Hospital for poor children has yet to apply for permits, says DOH

DAVAO CITY (MindaNews/07 February) – A philanthropic organization that planned to put up a hospital for children here is yet to apply for a permit to construct the $2.5-million facility, an official at the Department of Health (DOH) XI said.

In an interview, Felix Dullin, DOH-XI health facilities licensing section chief, today said that Cure International, the project proponent, has not submitted the documentary requirements for the hospital project.

Dullin said he was surprised to learn that a groundbreaking ceremony was held in the project site two weeks ago and was attended by Randy Manery of Cure International, Pastor Steven Cury and wife Sue and acting city administrator lawyer Zuleika Lopez.

“It has been a long time that we have not communicated with representatives from Cure (International). We don’t know what their plan is,” the health official said.

He said the last meeting with representatives from Cure International was over a year ago when they “legally asked” if they can put up a children’s hospital without emergency facilities.

Dullin said the DOH made it clear to Cure International that emergency facilities are “a basic requirement for hospital operations”.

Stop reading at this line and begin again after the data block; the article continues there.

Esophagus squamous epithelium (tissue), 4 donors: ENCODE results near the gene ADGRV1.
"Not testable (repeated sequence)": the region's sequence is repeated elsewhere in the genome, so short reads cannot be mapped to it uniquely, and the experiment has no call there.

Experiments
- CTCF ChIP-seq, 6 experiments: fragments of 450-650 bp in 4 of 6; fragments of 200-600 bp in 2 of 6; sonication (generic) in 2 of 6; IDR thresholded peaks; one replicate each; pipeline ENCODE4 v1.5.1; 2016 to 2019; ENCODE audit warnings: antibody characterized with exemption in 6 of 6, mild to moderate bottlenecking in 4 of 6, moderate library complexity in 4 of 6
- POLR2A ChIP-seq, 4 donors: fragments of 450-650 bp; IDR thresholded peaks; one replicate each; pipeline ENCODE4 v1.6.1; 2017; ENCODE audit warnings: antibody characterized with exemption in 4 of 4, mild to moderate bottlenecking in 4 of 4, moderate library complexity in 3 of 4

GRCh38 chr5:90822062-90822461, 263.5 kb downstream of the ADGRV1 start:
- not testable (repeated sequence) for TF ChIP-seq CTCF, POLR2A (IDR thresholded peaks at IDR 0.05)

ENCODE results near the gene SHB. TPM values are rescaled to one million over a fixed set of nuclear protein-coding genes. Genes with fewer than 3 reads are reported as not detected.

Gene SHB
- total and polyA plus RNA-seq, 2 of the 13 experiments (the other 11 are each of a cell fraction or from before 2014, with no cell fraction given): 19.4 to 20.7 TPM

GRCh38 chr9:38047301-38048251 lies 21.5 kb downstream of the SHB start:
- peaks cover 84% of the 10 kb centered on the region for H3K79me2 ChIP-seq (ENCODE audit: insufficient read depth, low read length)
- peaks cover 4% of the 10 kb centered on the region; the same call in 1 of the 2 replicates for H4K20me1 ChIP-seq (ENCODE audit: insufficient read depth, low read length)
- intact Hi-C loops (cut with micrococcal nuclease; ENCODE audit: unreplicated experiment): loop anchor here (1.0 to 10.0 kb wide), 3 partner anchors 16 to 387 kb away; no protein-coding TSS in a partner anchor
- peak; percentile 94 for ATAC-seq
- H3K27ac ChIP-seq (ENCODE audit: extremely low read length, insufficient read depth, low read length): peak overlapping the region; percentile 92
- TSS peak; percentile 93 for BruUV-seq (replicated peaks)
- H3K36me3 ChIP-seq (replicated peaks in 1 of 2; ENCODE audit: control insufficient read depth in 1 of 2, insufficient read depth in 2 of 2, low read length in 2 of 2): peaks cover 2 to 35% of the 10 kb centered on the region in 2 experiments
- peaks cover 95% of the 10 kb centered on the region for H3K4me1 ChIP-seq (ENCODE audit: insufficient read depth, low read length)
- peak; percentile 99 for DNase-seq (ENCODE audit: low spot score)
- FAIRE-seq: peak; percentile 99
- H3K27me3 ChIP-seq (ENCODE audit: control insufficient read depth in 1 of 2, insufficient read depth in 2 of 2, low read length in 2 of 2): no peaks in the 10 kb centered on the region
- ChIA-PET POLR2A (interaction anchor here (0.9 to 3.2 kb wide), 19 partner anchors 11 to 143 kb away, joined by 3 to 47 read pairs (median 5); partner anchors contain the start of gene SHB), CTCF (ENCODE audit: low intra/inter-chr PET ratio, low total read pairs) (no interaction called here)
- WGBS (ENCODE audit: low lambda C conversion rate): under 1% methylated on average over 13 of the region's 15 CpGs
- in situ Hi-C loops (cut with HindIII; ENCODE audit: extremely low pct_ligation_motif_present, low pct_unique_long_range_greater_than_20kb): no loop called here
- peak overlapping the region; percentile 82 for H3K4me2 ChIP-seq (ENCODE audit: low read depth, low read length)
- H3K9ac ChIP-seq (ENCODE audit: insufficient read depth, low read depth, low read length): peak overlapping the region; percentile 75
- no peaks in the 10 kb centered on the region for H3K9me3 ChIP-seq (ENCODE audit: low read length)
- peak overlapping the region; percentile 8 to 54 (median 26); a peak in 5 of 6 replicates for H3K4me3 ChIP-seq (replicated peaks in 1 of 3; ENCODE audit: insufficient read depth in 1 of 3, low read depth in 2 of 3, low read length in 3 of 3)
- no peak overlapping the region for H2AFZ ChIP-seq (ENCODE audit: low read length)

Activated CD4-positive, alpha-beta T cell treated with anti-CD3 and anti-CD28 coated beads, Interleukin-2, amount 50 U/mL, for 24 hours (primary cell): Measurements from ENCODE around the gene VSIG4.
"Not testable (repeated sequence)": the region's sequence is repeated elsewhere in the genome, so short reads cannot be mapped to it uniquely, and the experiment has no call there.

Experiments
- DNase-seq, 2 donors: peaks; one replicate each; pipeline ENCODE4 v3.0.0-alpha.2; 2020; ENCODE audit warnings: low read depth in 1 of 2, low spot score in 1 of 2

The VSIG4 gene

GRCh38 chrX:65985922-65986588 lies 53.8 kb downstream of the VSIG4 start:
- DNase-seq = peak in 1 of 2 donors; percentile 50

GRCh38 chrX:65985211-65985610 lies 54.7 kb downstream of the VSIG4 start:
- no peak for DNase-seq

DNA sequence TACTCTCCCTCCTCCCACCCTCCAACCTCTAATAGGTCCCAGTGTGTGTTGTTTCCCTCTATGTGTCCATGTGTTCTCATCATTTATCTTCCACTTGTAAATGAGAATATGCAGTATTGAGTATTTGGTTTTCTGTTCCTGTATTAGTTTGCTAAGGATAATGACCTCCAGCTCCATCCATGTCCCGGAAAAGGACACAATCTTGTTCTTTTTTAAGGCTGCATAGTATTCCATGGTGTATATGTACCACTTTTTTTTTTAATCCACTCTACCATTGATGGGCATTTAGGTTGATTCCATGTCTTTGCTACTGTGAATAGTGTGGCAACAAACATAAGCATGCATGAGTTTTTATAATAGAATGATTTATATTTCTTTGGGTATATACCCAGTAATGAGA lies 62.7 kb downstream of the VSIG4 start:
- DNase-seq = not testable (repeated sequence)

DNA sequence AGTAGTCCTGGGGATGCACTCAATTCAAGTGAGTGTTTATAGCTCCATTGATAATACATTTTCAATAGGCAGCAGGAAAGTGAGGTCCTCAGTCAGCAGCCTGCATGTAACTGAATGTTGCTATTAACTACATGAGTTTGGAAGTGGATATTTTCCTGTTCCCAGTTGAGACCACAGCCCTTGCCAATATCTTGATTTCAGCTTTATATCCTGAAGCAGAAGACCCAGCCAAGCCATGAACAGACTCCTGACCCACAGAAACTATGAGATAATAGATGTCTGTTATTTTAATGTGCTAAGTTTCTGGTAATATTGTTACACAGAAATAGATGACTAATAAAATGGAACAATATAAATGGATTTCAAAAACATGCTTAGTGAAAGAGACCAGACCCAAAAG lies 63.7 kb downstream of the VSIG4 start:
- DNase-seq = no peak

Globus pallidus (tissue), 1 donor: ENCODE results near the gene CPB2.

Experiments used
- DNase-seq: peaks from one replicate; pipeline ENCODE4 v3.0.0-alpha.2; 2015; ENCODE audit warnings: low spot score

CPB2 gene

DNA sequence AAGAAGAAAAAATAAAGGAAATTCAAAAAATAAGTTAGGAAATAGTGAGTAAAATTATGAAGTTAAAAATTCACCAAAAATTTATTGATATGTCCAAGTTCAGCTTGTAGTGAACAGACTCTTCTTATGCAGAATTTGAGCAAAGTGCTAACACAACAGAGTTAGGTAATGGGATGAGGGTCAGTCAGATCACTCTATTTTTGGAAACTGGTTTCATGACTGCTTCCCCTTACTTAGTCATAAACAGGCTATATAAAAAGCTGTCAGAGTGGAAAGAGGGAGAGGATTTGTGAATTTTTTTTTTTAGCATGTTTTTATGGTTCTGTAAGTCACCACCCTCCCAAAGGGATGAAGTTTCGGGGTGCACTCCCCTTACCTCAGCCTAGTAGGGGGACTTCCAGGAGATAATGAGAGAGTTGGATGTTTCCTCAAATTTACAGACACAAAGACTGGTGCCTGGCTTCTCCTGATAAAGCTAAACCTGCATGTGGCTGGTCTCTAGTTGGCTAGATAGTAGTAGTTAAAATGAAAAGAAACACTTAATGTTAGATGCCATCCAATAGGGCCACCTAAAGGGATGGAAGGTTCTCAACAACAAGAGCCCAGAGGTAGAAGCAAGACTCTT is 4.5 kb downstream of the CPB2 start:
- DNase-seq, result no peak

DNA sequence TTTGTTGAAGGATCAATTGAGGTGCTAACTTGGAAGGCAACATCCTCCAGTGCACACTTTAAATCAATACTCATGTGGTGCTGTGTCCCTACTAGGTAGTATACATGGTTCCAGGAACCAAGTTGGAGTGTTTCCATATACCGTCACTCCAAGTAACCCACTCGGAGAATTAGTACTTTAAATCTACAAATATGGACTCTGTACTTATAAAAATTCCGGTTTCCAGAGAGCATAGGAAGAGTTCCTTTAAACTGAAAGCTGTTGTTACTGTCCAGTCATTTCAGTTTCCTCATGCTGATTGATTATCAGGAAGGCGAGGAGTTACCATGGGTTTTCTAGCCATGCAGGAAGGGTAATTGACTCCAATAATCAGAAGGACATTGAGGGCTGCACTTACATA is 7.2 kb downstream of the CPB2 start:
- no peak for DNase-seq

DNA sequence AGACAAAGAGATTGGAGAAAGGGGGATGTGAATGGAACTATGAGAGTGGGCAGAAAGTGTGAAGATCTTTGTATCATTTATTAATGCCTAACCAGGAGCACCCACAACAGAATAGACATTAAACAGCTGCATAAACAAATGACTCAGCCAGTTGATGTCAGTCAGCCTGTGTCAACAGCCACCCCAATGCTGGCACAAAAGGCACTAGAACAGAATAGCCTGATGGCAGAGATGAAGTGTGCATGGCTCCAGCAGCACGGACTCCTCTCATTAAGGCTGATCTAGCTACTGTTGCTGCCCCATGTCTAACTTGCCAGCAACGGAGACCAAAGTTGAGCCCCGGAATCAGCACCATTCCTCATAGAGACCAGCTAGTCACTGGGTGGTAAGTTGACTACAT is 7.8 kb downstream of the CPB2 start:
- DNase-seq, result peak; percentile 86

Asked about the possibility that representatives of Cure International may have submitted the necessary permit applications to the DOH central office in Manila, he said there had been no word [from the central office].

In a press conference last month, Sonia Reyes, consultant to Cure International said they were preparing the necessary documents and that construction is expected to start within the next six months.

The group said the hospital they will build in this city will be the 12th of its kind in the world and the first in Asia.

Reyes called the project a blessing for Mindanao and Davao City.

The planned 30-bed facility will cater to indigent patients particularly children needing orthopedic interventions, she said.

She also pointed out that the hospital falls under the classification of a specialty clinic, as it lacks emergency care facilities to qualify it as a hospital based on DOH guidelines.

To date Cure International, a non-stock, non-profit organization founded by Dr. Scott Harrison, a successful orthopedic surgeon who was moved by the plight of African children after his visit to the continent sometime in the 1990s had established children’s hospitals in Uganda, Ethiopia, Malawi, Zambia, Honduras, Egypt, the United Arab Emirates and Israel.

According to Reyes, Cure International will allocate about $2.5 million for the building and equipment and the operation will focus on providing free medical assistance to poor children. (Rico Biliran/MindaNews)